Editor Interview: SAND: Berlin's English Literary Journal

Q: Describe what you publish in 25 characters or less.

A: An open map.

Q: What other current publications (or publishers) do you admire most?

A: We are huge fans of literary magazines because that is where some of the most innovative work is published by both emerging and established writers. Think George Saunders’ “Sea Oak” or Karen Russell’s “Reeling for the Empire” or Steven Millhauser’s “Arcadia” or Emily Mitchell’s “Biography.” Many of us enjoy journals that aren’t afraid of taking risks on new writers and new approaches. Being an international magazine ourselves, we certainly appreciate journals that actively include work from diverse, global, and under-published perspectives, which includes work in translation. I’ve actually made the decision to subscribe to and unsubscribe from magazines based on the VIDA count, which is brilliant. It’s difficult to name just a few, but gun to my head, I’d say Alaska Quarterly Review, Ploughshares, Asymptote, and PANK.

Q: If you publish writing, who are your favorite writers? If you publish art, who are your favorite artists?

A: Selecting what work to publish is very much a group effort, so it’s hard to say – or agree on – who our favourite artists or writers are. Generally speaking, we look for committed artists and writers whose work explores uncharted territory. We feel particularly strongly about publishing work from perspectives that are generally underserved in art and literature, including work by women, people from the LGBTQ community, and people from the wider international creative community.

Q: What sets your publication apart from others that publish similar material?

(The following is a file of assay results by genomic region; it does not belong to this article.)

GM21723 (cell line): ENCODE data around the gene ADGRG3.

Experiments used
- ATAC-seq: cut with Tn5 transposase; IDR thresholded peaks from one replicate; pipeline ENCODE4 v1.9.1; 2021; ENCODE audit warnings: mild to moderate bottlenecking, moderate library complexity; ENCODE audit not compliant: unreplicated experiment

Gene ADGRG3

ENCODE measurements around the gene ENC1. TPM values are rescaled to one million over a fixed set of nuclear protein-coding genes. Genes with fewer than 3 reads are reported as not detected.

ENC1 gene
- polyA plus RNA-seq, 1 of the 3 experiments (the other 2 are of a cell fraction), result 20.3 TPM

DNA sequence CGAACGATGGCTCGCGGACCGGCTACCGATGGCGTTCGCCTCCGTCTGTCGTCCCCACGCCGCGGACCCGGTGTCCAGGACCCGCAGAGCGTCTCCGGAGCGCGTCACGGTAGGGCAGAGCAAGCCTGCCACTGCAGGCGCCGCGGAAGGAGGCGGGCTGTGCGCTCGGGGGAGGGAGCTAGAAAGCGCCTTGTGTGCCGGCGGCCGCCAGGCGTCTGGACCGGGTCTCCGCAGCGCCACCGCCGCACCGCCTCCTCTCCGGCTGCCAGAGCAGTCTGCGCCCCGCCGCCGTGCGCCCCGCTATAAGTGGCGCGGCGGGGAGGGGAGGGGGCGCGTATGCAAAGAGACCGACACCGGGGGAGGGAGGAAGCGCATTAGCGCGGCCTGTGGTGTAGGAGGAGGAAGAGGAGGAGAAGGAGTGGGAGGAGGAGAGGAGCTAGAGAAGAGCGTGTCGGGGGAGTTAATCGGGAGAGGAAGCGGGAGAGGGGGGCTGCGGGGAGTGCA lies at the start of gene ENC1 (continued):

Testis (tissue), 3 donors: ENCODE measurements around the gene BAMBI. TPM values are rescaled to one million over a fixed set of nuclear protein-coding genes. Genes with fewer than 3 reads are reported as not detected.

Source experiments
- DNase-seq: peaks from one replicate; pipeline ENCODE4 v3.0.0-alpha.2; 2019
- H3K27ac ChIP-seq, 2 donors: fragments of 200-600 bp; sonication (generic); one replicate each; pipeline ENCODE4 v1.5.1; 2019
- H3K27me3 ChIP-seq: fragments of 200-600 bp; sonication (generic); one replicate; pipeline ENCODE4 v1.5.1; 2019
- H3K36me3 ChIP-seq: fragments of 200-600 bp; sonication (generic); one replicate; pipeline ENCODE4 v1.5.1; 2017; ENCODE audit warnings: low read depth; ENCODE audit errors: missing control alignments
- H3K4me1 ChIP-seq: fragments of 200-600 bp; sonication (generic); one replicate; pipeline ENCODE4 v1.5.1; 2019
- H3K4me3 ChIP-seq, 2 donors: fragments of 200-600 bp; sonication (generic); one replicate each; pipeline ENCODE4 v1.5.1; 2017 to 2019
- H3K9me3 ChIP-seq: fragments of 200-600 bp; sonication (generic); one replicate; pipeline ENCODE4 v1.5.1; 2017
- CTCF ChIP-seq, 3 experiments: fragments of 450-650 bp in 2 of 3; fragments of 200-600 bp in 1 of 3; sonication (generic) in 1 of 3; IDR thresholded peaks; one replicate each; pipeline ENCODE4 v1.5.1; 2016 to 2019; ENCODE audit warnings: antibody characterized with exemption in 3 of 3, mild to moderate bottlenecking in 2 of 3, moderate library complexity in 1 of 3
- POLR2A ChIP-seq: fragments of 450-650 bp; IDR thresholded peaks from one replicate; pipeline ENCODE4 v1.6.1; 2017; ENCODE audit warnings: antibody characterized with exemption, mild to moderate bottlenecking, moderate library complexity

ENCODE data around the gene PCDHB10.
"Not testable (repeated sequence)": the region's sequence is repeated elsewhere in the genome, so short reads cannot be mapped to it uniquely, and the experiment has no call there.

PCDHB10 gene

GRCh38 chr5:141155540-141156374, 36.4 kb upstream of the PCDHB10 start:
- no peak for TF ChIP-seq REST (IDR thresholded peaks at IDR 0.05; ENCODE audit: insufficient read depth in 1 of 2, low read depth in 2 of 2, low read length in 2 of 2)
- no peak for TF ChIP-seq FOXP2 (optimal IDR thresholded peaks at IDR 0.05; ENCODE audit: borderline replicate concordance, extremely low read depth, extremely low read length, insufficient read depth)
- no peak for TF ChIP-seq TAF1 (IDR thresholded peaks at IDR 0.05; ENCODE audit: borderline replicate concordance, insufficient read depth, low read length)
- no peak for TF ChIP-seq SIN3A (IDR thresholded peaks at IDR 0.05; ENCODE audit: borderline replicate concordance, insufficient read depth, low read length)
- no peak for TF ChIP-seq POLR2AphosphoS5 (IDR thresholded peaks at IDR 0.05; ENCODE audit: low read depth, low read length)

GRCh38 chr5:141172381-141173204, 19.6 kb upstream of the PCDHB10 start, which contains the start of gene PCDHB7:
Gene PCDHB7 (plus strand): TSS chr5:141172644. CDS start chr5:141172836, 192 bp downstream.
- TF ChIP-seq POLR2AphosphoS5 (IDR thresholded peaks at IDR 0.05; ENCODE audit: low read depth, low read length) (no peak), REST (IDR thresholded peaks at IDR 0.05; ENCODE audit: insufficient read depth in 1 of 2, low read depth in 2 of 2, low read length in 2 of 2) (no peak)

A: As an English-language publication based in Berlin, we see the language and subject matter of the work we print from an unusual vantage point – our international enclave of English (and many other languages) in the German capital. So we don’t take anything for granted. Everyone who shows up either in SAND or in Berlin brings along a unique set of experiences.

Q: What is the best advice you can give people who are considering submitting work to your publication?

A: The answer here is probably a bit of a cliché, but we like submissions that are clearly the result of having read the magazine. Targeted submissions – as opposed to the blanket kind – are better for everyone: writers don’t have to wait around for responses, and editors don’t have to reject otherwise good work that just doesn’t fit the publication. And because we want everyone – especially writers – to have access to the work we publish, we make free previews available on issuu as well as selling both print journals and PDFs.

Q: Describe the ideal submission.

A: Every submission we've published. (See Ashley's last answer.) But also every submission we have yet to publish – which, when they're inspired, might be entirely different. We like to be surprised. Sorry if that's no help at all.

Q: What do submitters most often get wrong about your submissions process?

A: A frequent mistake is when writers blurb their own submissions, or even include something like a synopsis of a poem which is longer than the actual poem. While we love to get some context on the project – it's from a series of sonnets, it's from a research-based novel on the platypus, and so on – we want the work to speak for itself. While reading hundreds of submissions, we don't need to see writers describing the success of their own work ("X makes heartbreak palpable through the use of…").